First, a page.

INRA (French National Institute for Agricultural Research) is the number one research organization in Europe, and number two in the world today in agricultural sciences, plant sciences and the environment, thanks to its publications. Because of its mission-oriented research program, the Institute must combine scientific excellence with the task of translating the questions raised by its partners (government bodies, farming and food industry and non-profit making organizations) into research projects.

©Xavier Remongin/Min.agri.fr

©Xavier Remongin/Min.agri.fr

For more than 60 years, INRA has been performing research in the areas of agriculture, food, nutrition and the environment, with an eye to social issues and a focus on excellence. The Institute has thus produced knowledge and innovations which initially contributed to the modernization of French agriculture after the war and then accompanied the expansion of the agri-food industry in the 1960s and 1970s. INRA committed itself to the construction of European research 20 years ago and has since strengthened its international partnerships. Research topics, methods and professions have changed considerably in order to adapt to the complexity of today’s research priorities, which often require multidisciplinary approaches adapted to the study of a global production system and worldwide exchanges.
Developing international partnerships, encouraging global mobility and welcoming researchers from abroad, INRA has collaborated with research institutes in more than 30 countries worldwide: European Union countries, the United States, Canada, emerging countries (China, India, Brazil), etc. It takes part in an international project that assesses the contribution of agricultural research (within the framework of an international study supported by the FAO and the World Bank) and in the development of European research strategies: sustainable animal breeding, a global vision of the plant world, etc.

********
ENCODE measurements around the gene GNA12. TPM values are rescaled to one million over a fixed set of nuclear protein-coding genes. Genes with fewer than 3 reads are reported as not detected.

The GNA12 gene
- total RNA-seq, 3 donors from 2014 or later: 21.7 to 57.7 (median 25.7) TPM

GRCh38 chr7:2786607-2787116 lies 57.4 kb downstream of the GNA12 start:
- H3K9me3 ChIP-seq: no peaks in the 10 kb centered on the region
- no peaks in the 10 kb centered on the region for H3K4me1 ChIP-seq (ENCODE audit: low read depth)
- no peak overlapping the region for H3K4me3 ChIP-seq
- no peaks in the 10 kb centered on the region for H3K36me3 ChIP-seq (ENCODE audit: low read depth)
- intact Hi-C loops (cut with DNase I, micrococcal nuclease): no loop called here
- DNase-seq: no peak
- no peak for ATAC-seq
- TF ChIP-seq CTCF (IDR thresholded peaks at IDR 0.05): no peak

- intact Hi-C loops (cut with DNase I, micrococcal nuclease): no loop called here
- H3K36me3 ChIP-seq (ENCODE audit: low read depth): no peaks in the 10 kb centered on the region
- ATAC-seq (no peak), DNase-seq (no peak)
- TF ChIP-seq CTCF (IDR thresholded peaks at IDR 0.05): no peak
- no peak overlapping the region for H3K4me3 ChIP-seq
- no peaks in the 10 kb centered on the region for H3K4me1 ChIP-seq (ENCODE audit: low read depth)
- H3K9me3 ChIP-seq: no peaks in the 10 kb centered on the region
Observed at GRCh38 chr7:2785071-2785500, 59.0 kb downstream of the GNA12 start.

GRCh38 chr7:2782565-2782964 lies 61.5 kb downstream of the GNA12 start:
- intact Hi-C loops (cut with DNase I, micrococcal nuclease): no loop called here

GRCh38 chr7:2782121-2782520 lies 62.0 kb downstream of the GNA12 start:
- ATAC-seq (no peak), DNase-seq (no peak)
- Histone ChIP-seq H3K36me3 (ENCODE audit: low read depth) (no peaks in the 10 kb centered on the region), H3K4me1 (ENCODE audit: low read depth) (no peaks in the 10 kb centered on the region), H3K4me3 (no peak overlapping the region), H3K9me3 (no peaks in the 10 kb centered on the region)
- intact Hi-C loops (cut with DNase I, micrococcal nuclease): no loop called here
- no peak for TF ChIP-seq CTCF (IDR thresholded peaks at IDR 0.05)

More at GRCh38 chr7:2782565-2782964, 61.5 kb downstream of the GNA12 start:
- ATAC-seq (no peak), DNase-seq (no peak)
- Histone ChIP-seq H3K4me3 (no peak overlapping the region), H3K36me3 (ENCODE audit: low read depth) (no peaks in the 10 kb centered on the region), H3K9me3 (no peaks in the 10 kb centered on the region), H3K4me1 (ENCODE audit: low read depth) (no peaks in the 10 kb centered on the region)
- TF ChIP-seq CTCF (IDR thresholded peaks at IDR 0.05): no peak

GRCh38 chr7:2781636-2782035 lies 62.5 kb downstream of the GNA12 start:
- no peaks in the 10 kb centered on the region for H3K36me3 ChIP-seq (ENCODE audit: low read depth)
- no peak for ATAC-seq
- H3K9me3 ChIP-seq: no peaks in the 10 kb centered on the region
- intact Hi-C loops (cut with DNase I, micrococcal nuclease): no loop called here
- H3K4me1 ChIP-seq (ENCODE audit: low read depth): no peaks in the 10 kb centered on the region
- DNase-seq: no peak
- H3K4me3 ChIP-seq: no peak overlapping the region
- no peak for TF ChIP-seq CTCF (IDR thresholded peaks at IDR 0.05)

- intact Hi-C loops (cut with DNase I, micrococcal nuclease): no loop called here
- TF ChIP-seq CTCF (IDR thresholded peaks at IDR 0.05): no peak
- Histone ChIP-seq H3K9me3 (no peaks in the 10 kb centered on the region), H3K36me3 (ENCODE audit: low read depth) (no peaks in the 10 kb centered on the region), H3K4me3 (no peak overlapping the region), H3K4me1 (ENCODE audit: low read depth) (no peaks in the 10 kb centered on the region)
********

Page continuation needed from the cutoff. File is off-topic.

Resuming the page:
©Pascal Xicluna/Min.Agri.Fr

©Pascal Xicluna/Min.Agri.Fr

1,839 researchers and 1,891 doctoral students work at INRA; more than 1,500 foreign researchers and students come to INRA every year. Research equipment, experimental facilities and major technology transfer are managed by a staff of 2,572 engineers and 4,121 technicians.

©Xavier Remongin/Min.agri.fr

©Xavier Remongin/Min.agri.fr

For example, INRA is responsible for the European project Triticeae Genome. Triticeae cereals
(wheat, barley and rye) represent major renewable resources for food, feed and industrial raw materials and are the most important crops for European agriculture. The complexity of their genome has made it very difficult to apply genomics technologies to those plants. That is why the goal of this project is to develop genomic tools for those cereals to better understand the way they work and therefore create better varieties and ensure better yields. One of the main objectives is to establish a technical strategy for genomics in wheat and barley, two of the most challenging genomes yet to be mapped!

During the decade 2010-2020, INRA will develop metaprograms – research programs with a broadened scope of study which combine several disciplines. Such an integrated approach is essential to making progress on global food, agricultural and environmental issues.

To learn more:

http://www.international.inra.fr